As airports and travel hubs fill up with Thanksgiving travelers despite warnings from health officials in the state and country, experts are bracing for the potential of a post-Thanksgiving coronavirus surge.
But what will that look like?
According to Illinois Department of Public Health Director Dr. Ngozi Ezike, the first sign of a surge will be an increase in cases one to two weeks after the holiday.
"That will be a sign that maybe there was spreading at the Thanksgiving holiday," Ezike said during a briefing Wednesday.
Health experts have long said that hospitalizations and deaths typically follow a spike in cases, so those numbers will likely be the first indicator.
Despite guidance from the Centers for Disease Control and Prevention, large crowds and lines formed for several days at O’Hare International Airport as travelers prepared to depart Chicago ahead of Thanksgiving.
Health officials pleaded with Illinois residents to turn celebrations virtual, saying this week it's not too late to change your Thanksgiving plans.
Officials in both Chicago and the state used Wednesday press conferences to deliver last-minute warnings aimed at preventing Thanksgiving from becoming a "super-spreader" holiday that dangerously elevates hospitalizations and the number of coronavirus deaths.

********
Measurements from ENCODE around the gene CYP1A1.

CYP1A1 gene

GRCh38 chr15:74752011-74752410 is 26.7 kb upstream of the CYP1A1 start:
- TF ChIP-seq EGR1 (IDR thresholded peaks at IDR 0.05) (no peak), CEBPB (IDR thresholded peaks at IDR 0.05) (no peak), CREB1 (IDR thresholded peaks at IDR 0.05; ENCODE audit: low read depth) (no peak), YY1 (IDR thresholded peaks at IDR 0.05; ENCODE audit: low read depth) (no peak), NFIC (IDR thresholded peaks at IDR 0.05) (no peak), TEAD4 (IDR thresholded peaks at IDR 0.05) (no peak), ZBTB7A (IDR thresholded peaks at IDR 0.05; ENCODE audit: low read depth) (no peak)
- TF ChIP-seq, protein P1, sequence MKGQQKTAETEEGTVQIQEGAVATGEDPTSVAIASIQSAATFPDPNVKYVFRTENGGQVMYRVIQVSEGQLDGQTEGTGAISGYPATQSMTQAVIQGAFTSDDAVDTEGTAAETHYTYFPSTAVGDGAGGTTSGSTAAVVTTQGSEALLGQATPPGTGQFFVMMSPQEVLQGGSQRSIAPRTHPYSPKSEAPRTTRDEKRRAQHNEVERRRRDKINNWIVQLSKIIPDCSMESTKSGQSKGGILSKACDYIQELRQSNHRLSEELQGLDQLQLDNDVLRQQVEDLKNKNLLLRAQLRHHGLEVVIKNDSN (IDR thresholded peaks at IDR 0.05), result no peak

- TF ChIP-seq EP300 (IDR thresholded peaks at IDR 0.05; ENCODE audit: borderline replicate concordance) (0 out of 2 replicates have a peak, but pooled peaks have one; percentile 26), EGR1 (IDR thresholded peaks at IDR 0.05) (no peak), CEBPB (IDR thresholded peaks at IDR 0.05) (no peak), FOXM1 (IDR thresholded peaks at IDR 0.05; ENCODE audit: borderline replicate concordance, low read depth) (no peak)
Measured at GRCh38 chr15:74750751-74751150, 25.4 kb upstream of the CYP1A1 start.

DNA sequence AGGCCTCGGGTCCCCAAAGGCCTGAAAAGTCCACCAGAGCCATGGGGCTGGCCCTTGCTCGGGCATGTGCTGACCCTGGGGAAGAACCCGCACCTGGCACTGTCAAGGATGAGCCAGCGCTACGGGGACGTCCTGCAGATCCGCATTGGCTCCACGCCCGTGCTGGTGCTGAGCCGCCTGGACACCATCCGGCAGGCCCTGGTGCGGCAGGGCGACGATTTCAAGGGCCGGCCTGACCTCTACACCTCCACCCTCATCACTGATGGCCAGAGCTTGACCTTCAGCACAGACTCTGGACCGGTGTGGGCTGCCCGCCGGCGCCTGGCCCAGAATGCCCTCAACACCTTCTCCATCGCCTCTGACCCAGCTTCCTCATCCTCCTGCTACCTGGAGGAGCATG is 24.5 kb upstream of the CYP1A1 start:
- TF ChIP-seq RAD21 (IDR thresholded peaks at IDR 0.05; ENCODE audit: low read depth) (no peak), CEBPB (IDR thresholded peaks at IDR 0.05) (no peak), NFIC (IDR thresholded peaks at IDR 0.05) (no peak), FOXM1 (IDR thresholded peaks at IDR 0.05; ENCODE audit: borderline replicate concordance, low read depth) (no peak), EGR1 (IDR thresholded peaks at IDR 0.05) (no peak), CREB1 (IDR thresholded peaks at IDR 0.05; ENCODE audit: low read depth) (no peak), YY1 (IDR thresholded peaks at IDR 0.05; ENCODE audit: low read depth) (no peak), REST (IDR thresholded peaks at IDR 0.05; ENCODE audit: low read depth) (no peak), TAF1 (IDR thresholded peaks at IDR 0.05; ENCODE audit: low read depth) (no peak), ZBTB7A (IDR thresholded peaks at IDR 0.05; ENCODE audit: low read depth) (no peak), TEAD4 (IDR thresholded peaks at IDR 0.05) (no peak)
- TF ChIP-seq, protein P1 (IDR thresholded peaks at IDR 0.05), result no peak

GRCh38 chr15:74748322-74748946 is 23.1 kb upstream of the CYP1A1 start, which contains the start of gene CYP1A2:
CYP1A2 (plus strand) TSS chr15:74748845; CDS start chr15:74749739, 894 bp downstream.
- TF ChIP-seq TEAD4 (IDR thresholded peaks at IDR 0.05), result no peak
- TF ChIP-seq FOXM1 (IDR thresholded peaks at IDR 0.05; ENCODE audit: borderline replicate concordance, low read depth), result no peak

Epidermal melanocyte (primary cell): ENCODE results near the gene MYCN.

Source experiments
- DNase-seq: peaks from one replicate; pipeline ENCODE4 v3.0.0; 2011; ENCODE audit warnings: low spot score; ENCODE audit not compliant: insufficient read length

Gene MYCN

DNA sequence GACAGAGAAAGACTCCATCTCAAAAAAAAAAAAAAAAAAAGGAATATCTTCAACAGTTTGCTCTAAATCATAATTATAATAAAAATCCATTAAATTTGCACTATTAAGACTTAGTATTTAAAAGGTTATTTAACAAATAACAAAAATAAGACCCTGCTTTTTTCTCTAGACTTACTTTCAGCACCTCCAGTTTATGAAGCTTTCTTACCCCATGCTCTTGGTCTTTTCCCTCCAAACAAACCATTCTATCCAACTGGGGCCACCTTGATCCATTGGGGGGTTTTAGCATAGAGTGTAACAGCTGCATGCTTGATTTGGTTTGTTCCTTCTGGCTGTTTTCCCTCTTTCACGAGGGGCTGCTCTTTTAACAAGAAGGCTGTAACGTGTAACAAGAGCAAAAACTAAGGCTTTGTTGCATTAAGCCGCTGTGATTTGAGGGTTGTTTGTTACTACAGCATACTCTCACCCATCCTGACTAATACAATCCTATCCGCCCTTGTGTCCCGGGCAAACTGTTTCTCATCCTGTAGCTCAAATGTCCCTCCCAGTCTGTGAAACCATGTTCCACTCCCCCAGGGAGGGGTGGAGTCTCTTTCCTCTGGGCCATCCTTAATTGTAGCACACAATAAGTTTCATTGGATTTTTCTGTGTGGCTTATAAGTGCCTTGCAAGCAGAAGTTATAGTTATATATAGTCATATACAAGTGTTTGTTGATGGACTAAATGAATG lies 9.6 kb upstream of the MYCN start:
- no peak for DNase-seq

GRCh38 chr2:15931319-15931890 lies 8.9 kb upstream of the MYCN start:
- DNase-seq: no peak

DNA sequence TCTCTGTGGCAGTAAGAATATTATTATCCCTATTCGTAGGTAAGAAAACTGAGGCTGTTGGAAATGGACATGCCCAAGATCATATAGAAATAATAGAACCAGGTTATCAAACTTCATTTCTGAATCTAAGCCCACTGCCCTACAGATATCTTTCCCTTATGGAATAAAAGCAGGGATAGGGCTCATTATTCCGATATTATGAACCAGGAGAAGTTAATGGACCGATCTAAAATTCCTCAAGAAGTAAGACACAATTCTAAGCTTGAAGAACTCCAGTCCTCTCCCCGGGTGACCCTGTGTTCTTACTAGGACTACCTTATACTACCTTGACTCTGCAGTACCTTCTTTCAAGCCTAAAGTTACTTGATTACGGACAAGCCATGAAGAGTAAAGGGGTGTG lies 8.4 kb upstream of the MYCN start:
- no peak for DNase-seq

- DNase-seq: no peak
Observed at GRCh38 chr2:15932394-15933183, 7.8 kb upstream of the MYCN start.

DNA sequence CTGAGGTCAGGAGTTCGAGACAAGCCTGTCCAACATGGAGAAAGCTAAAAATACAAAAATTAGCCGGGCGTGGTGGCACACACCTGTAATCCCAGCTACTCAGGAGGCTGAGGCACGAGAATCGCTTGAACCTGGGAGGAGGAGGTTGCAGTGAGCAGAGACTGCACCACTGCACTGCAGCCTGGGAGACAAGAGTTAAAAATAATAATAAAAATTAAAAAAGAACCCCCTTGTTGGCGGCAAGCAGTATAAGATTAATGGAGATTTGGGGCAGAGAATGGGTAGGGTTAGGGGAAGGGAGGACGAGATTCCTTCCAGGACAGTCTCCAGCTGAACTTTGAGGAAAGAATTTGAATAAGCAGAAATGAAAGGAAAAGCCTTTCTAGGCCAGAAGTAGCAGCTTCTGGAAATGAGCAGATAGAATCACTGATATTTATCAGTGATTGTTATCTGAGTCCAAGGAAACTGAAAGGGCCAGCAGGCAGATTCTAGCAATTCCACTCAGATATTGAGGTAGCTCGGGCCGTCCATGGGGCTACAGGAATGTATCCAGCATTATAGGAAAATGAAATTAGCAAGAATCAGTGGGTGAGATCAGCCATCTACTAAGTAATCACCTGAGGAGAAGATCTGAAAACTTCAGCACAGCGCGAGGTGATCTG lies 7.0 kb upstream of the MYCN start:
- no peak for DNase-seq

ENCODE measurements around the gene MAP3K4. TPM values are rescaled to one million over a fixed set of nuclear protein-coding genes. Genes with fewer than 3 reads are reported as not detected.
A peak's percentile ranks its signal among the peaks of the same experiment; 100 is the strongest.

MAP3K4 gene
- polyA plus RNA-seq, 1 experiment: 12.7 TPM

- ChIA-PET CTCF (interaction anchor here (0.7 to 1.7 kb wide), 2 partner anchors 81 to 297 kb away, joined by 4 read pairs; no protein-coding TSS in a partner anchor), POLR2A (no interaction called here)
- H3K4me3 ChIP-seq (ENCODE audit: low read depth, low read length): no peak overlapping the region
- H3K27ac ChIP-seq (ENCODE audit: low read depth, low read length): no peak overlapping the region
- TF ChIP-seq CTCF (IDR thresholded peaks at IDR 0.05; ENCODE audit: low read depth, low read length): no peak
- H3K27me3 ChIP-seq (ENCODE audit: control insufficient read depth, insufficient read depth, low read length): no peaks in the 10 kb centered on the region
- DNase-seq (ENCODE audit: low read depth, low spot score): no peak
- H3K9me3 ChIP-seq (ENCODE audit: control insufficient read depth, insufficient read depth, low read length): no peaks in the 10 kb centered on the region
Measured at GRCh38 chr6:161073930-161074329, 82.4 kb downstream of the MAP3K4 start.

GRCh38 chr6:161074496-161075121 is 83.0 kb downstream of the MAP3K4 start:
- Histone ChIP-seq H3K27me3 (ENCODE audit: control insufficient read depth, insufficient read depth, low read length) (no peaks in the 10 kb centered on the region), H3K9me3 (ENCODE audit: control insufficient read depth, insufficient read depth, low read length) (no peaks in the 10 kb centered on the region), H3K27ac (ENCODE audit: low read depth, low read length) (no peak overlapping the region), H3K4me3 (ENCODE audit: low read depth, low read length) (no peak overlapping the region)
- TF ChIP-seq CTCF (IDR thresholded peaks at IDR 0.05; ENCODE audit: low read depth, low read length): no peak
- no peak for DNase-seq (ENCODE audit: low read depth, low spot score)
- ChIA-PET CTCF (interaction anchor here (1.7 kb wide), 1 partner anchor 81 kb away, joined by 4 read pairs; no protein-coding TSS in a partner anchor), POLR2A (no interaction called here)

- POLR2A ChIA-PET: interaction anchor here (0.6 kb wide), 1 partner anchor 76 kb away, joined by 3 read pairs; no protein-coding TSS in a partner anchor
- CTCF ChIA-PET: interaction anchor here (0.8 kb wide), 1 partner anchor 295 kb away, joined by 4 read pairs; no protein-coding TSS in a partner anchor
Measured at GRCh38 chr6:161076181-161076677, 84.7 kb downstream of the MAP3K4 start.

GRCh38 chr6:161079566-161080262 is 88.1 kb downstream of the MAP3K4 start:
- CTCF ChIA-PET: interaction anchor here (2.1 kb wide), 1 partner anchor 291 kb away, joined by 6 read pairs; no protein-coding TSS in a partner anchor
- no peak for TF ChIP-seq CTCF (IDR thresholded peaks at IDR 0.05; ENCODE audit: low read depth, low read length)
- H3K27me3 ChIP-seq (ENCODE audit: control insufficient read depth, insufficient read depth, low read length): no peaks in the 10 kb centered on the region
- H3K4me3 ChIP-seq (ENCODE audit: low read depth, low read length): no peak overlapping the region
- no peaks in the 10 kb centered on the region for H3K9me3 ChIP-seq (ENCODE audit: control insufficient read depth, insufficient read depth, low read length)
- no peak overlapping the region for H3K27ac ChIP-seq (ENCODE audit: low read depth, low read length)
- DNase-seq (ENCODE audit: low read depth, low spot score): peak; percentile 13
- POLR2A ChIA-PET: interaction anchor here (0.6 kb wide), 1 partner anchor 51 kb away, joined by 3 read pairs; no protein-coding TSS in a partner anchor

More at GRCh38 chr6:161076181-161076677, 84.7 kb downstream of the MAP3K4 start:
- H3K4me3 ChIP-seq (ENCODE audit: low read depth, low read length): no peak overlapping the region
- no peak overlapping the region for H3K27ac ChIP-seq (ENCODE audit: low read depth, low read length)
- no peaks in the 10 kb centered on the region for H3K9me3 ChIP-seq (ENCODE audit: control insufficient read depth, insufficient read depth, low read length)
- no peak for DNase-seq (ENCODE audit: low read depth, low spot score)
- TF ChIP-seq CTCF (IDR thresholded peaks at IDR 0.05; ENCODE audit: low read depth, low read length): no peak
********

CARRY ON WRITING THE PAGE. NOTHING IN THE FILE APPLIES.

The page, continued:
"Let me put this as bluntly as I can: We are extremely concerned about Thanksgiving weekend becoming a super spreading event," Chicago Mayor Lori Lightfoot said at a news conference Wednesday morning.
"The safest thing we can do for one another is stay within our own households – but if you are gathering with even just a few people, it’s a better idea to take Thanksgiving outside. This is not the year to have everybody over at Grandma’s house," Illinois Gov. J.B. Pritzker said.
To underscore their point, IDPH released a graphic, "On the 14th day of COVID," to show the potential spread of the virus.
Ezike urged anyone who believes they may be exposed during the holiday to wait seven days before getting tested, unless they are experiencing symptoms.
Still, officials reminded residents, "you can't test out of quarantine" as she said those exposed should still isolate for 14 days.
"Remember: even if you test negative, it’s possible that you were in fact exposed and it’s just too early for the virus to show up on a test – so don’t think of a negative test as any kind of free pass," Pritzker said. "That’s especially true going into this holiday weekend."